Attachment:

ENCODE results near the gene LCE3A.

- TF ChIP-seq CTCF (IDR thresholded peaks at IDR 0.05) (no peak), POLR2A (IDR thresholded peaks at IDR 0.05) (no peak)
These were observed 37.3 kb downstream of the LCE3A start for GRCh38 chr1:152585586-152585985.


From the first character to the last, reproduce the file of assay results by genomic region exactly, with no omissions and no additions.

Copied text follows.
ENCODE results near the gene LCE3A.

- TF ChIP-seq CTCF (IDR thresholded peaks at IDR 0.05) (no peak), POLR2A (IDR thresholded peaks at IDR 0.05) (no peak)
These were observed 37.3 kb downstream of the LCE3A start for GRCh38 chr1:152585586-152585985.